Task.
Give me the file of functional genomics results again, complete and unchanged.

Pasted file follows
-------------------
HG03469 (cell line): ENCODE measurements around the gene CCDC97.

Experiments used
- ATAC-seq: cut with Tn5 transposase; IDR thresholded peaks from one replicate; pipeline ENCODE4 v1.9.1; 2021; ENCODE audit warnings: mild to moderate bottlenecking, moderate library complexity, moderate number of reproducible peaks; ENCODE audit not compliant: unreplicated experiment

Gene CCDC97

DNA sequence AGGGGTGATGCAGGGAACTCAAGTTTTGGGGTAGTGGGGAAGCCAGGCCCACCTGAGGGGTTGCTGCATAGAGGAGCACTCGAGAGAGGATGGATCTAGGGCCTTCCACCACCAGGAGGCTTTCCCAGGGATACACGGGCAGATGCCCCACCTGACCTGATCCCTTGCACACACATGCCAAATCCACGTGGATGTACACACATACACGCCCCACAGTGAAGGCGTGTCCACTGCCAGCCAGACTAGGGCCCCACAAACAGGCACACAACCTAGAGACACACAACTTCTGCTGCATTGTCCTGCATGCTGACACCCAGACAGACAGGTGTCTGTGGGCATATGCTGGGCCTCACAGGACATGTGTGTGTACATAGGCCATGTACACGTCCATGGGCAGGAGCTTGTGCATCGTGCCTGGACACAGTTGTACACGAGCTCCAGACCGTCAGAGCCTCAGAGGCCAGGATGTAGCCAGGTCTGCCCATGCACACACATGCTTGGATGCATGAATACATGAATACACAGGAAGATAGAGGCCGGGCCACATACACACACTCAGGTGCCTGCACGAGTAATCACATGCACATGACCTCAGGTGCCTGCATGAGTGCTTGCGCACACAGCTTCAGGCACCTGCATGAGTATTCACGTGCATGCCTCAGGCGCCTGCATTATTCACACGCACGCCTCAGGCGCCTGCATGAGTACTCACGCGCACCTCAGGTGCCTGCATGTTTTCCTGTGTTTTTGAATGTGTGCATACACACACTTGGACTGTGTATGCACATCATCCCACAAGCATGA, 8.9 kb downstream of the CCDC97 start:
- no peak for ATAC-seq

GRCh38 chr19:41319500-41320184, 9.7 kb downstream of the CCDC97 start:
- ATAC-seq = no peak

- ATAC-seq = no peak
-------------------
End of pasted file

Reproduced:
HG03469 (cell line): ENCODE measurements around the gene CCDC97.

Experiments used
- ATAC-seq: cut with Tn5 transposase; IDR thresholded peaks from one replicate; pipeline ENCODE4 v1.9.1; 2021; ENCODE audit warnings: mild to moderate bottlenecking, moderate library complexity, moderate number of reproducible peaks; ENCODE audit not compliant: unreplicated experiment

Gene CCDC97

DNA sequence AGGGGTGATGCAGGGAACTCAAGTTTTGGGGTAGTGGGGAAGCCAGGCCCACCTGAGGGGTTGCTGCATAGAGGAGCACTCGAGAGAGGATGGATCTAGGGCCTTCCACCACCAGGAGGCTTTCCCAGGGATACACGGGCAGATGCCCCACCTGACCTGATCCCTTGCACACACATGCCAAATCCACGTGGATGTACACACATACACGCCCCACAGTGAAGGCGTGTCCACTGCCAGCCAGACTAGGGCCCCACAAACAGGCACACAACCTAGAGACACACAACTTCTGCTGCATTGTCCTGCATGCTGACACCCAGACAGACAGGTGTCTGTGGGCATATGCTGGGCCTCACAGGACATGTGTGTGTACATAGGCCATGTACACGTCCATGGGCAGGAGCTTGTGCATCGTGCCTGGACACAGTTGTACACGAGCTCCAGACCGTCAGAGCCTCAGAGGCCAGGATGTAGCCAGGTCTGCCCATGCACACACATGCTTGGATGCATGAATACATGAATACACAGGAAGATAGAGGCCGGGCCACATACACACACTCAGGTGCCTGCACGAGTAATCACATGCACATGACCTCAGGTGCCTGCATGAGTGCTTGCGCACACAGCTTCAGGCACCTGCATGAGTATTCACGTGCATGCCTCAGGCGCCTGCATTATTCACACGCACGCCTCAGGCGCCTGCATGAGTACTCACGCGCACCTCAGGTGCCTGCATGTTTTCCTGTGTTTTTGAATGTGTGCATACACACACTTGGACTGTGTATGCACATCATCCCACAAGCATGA, 8.9 kb downstream of the CCDC97 start:
- no peak for ATAC-seq

GRCh38 chr19:41319500-41320184, 9.7 kb downstream of the CCDC97 start:
- ATAC-seq = no peak

- ATAC-seq = no peak